A. Chief Controller of Explosives (CCE or CCOE)
i. These are statutory rules and come under the purview of Chief Controller of Explosives based in Nagpur. This is a Central Government Authority for whole of India. The regional offices of ‘CCE’ are located in each region. However, these regional offices do not have authority to approve the installations. They can only be consulted on matters relating to these regulations. The Authority for approval of the installations is vested only in the Chief Controller of Explosives (CCE) based in Nagpur.
ii. All liquid hydrocarbons (and some of the non-hydrocarbons as per the list available in the CCE’s Nagpur and other Regional Offices) falling in classes A, B, & C are required to be stored as per these rules. Hence the storages falling under the purview of these rules must be segregated from other flammable I non flammable liquids at the plot plan stage itself. This is a must from space allocation point of view also as the’ CCE’ storages require lot of space.
iii. It is essential to consult the CCE authorities, (either Nagpur or the Regional office) for non-hydrocarbons falling under purview of these rules.
iv. Generally CCE shall not allow other flammable liquids to be stored along with the liquids under CCE purview. However, there is a possibility that in some special cases he may allow this. Hence this aspect is needed to be discussed with CCE before the layouts are frozen. It should be kept in mind that reducing the number of storage installations always leads to space saving for the Client. Hence it is always preferable to try to club CCE and non CCE flammable storages with CCE’s prior approval for the same.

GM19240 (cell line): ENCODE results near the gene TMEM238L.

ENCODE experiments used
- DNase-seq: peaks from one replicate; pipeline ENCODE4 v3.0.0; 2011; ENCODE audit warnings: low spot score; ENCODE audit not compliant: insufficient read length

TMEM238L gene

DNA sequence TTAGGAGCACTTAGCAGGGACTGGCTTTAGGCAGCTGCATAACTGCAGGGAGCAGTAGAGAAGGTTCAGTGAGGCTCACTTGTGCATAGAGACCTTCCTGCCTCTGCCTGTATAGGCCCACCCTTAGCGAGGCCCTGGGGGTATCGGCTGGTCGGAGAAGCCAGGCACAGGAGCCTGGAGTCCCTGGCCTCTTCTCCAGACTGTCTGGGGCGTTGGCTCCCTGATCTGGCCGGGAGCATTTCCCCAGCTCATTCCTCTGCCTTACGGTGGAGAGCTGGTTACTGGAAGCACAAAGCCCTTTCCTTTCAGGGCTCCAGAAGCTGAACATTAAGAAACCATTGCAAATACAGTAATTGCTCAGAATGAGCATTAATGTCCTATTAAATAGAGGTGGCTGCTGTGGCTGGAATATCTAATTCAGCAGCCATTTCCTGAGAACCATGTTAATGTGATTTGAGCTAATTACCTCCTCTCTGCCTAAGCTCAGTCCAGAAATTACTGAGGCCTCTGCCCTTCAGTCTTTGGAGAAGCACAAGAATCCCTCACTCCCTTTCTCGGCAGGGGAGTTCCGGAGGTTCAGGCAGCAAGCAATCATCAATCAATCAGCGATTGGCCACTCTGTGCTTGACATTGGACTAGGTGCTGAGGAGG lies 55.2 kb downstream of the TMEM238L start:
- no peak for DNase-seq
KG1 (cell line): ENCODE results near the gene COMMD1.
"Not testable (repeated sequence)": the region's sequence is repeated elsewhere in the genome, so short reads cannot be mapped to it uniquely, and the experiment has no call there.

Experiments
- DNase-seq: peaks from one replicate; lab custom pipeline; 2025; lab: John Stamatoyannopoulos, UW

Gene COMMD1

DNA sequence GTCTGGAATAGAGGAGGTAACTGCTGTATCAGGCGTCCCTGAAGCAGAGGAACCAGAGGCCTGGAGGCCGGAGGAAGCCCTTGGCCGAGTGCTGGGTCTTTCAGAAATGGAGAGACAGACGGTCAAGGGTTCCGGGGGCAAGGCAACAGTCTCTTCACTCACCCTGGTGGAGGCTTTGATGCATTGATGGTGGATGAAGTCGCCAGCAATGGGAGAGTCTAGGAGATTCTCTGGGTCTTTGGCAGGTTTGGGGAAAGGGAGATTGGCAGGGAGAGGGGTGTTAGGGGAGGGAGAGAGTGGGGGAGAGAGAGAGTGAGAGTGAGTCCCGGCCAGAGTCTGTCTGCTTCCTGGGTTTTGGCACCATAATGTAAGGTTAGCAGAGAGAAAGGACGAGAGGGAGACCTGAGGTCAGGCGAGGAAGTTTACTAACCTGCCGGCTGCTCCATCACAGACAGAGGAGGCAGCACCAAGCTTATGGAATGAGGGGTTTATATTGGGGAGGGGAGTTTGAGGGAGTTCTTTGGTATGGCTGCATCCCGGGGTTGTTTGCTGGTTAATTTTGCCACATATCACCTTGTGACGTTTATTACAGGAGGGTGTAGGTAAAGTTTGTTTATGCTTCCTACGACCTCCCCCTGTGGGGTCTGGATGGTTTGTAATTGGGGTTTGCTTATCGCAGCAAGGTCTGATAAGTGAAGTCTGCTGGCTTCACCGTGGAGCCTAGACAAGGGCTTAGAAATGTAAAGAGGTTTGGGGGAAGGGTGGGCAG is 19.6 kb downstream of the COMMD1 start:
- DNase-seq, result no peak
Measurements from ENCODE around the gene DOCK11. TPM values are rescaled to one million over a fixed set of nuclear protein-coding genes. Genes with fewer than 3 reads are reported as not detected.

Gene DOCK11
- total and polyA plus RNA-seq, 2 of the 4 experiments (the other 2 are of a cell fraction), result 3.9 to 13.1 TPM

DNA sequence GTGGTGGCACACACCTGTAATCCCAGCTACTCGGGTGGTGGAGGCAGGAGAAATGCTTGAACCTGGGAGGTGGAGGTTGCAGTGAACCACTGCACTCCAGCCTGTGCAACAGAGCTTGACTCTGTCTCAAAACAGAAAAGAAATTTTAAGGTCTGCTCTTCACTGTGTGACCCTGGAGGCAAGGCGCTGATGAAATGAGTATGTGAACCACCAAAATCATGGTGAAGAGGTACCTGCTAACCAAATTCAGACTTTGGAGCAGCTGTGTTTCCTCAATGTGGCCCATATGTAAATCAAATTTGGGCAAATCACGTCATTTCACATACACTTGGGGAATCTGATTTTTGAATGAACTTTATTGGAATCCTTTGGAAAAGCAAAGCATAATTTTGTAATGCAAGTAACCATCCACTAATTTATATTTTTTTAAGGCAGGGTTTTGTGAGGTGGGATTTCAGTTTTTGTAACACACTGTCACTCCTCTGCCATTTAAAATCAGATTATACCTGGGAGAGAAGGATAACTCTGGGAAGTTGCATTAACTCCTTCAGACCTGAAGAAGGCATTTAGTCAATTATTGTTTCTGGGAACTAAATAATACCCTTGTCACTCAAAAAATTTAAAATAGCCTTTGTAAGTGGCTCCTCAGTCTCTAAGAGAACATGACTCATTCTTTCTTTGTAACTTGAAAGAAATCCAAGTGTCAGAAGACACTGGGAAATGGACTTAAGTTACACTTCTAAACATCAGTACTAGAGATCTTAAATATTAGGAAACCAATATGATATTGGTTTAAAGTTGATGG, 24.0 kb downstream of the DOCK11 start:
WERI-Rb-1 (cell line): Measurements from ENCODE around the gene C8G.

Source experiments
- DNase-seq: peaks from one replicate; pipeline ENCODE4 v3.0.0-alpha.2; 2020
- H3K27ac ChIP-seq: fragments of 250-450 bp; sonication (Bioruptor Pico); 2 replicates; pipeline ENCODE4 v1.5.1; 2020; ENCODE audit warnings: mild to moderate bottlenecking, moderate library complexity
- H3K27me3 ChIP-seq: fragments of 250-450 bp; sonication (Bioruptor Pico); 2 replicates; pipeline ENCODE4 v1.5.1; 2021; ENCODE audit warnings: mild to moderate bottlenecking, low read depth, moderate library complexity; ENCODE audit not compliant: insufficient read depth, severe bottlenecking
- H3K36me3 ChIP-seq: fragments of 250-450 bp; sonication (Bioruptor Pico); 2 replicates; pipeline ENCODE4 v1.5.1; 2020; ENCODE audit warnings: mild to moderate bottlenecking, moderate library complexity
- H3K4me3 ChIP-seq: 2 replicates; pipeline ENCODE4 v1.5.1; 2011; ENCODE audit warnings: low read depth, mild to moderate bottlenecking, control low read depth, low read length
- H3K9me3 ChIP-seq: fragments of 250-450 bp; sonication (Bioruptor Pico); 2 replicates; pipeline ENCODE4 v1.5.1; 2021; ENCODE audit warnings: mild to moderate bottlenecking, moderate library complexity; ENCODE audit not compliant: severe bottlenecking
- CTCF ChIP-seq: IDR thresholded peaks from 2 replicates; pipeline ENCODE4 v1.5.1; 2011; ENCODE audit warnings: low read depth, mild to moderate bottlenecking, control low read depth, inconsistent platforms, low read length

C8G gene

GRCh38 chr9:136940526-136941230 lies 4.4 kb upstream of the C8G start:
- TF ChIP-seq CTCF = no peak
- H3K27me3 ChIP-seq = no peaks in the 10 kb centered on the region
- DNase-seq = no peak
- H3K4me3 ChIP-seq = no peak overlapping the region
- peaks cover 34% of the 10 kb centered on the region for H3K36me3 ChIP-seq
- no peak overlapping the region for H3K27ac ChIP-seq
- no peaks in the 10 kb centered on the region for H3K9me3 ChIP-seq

v. The liquids coming under CCE purview can also be stored in underground tanks. There are no written rules available from CCE for this type of installation. However, following are some of the conventions followed in such cases.
a. The underground tan~ edge to fence distance can be 2 to 3 meters. It is preferable to keep it 4.5 meters or more if the space allows.
b. The CCE regulations for distances from the loading I unloading points to fence have to be allowed.
c. The loading I unloading areas have to be located inside the protected area (fence)
d. Brick I masonry encl9sures and leakage detection systems are needed to be provided depending on nature of liquids.
e. Free access for fire fighting should be available at least on three sides of the installation, with roads.
f. The clear distance between the underground tanks shall be 1.0 m minimum.
vi. These storages are required to be located at certain minimum distances from other plant facilities, as per these regulations. The CCE shall not approve installations which are not located at such (applicable)
minimum distance from other facilities.